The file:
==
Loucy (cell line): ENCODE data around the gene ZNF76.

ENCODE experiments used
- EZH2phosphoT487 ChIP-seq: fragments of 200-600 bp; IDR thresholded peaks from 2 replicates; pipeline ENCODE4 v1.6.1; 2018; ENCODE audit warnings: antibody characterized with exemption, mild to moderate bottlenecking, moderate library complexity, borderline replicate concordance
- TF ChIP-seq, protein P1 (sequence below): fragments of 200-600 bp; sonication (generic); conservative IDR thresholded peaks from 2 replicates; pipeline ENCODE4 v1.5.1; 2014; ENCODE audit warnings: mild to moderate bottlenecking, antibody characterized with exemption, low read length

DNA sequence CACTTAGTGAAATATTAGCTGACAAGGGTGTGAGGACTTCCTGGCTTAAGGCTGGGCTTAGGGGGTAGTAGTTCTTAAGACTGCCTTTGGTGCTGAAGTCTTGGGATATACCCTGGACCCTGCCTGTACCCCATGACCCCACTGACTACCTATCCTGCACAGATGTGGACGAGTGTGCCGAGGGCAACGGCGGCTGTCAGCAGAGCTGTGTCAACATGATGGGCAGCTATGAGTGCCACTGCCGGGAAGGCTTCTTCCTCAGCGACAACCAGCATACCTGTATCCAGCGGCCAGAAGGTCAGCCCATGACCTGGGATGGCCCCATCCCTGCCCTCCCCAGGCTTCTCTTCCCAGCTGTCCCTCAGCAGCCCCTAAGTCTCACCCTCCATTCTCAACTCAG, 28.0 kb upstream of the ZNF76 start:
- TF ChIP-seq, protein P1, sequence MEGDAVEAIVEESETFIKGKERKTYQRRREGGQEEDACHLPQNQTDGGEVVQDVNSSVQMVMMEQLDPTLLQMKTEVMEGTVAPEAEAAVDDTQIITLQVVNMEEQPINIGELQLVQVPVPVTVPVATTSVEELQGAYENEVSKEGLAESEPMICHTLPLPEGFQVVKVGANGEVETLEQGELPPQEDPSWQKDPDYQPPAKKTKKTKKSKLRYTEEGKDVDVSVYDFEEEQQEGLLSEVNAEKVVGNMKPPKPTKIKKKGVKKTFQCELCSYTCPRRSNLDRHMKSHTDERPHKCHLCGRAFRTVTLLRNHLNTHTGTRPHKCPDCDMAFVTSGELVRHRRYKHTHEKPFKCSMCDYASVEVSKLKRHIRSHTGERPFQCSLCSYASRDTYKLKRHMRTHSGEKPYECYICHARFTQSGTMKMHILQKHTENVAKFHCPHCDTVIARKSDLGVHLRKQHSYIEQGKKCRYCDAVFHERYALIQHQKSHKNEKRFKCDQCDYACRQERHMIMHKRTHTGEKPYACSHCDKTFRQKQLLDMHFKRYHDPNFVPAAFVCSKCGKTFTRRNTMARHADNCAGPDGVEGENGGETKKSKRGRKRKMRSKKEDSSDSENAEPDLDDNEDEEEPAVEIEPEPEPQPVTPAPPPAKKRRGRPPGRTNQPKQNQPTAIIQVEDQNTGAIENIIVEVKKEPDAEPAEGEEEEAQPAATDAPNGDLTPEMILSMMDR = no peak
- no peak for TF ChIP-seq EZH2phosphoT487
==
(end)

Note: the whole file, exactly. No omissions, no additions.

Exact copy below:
Loucy (cell line): ENCODE data around the gene ZNF76.

ENCODE experiments used
- EZH2phosphoT487 ChIP-seq: fragments of 200-600 bp; IDR thresholded peaks from 2 replicates; pipeline ENCODE4 v1.6.1; 2018; ENCODE audit warnings: antibody characterized with exemption, mild to moderate bottlenecking, moderate library complexity, borderline replicate concordance
- TF ChIP-seq, protein P1 (sequence below): fragments of 200-600 bp; sonication (generic); conservative IDR thresholded peaks from 2 replicates; pipeline ENCODE4 v1.5.1; 2014; ENCODE audit warnings: mild to moderate bottlenecking, antibody characterized with exemption, low read length

DNA sequence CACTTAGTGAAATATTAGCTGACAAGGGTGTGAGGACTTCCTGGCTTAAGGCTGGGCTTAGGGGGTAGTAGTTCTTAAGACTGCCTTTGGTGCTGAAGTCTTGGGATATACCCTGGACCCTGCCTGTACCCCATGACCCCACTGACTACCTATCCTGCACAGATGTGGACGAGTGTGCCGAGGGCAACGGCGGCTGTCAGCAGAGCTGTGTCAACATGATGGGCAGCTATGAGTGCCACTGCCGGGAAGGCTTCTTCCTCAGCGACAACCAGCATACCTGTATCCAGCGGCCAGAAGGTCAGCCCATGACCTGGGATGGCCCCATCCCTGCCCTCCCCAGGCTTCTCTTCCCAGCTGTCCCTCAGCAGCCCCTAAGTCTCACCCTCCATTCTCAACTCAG, 28.0 kb upstream of the ZNF76 start:
- TF ChIP-seq, protein P1, sequence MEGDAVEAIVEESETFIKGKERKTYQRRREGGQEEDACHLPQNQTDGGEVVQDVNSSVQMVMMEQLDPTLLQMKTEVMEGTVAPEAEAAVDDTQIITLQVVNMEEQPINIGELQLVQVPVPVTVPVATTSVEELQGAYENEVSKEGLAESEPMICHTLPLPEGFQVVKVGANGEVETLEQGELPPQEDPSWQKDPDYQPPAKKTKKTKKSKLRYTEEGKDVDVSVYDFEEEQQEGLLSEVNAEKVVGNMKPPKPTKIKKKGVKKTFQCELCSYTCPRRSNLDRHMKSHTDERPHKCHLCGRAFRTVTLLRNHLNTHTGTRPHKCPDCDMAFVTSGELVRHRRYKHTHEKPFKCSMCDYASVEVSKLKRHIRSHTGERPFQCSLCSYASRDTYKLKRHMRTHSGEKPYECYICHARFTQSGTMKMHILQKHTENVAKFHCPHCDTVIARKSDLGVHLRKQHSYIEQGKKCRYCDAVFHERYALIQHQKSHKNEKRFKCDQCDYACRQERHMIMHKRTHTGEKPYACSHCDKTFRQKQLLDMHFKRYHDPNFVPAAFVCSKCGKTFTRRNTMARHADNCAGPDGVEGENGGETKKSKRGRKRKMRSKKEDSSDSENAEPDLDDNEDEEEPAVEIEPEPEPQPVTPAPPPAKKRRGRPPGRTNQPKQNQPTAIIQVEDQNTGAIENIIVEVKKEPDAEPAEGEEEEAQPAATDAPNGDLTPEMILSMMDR = no peak
- no peak for TF ChIP-seq EZH2phosphoT487